Not long ago, the Patriots reportedly were considering adding cornerback Malcolm Butler to the trade package that brought receiver Brandin Cooks from New Orleans to New England. It didn’t happen, due in large part to the fact that Cooks was due to earn a $780,000 roster bonus last Monday, leaving precious little time to piece everything together.
The process of piecing everything together has continued beyond the completion of the Cooks trade, with the Saints hosting Butler on Thursday and reportedly putting the parameters of a long-term deal in place. But, supposedly, this doesn’t mean that the Patriots will trade Butler to the Saints.
Ian Rapoport of NFL Media suggests that the Patriots have had no talks with the Saints on a possible Butler trade, and that the Patriots won’t until he signs his restricted free agency tender. While there’s no reason to doubt the fact that someone in the know is telling this to Rapoport, it feels like an effort to avoid any claim that the Patriots didn’t apply the RFA tender to Butler with a good-faith intention to employ him for 2017 at the amount of the tender offer. Patriots coach Bill Belichick has shown extreme sensitivity to this requirement of the labor deal in the past, and Belichick likely is tiptoeing on those same eggshells now.
So it all has to happen discreetly, with the Saints and Patriots winking and nodding and Butler signing the RFA tender knowing that the Patriots will follow through on a trade for something less than the 11th overall pick in the draft, which is what they’d get if the Saints sign Butler to an offer sheet the Patriots don’t match.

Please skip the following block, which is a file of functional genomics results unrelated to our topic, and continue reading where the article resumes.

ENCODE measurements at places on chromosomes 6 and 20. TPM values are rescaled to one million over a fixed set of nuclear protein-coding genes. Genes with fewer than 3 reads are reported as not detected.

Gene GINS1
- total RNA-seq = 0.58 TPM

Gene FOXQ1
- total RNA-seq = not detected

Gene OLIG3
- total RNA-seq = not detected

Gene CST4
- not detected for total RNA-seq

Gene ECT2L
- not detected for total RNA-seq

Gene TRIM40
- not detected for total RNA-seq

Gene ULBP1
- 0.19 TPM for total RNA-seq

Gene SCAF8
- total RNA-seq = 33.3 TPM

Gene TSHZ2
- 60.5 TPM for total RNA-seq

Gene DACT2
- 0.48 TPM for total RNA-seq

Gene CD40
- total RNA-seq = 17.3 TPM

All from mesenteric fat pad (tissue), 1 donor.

It makes sense for the Saints to offer the No. 32 pick in round one, obtained from the Patriots for Cooks, to the Patriots for Butler. It makes no sense for the Saints to send the No. 11 pick to the Patriots for Butler. Before doing that, the Saints should work out a deal with one of the teams near the bottom of round one, with the understanding being that one of those teams would sign Butler to an offer sheet that the Patriots wouldn’t match, acquire Butler for the low first-round pick, and then trade Butler plus something more to the Saints for the No. 11 pick. The Saints would still lose the No. 11 pick, but they’d get something in return from a team in the high 20s/low 30s that slides up nearly 20 spots in round one.
Whatever the Saints would get via that approach, they’d end up with something more than simply signing Butler to an offer sheet and giving up the No. 11 pick. Which underscores the fact that it makes no sense to sign Butler to an offer sheet.
Alternatively, the Saints and Patriots can simply work out a trade for Butler quietly and carefully, while telling anyone in the media who’ll listen that they aren’t and won’t be talking about a trade. Our guess is that this is what’s exactly going on.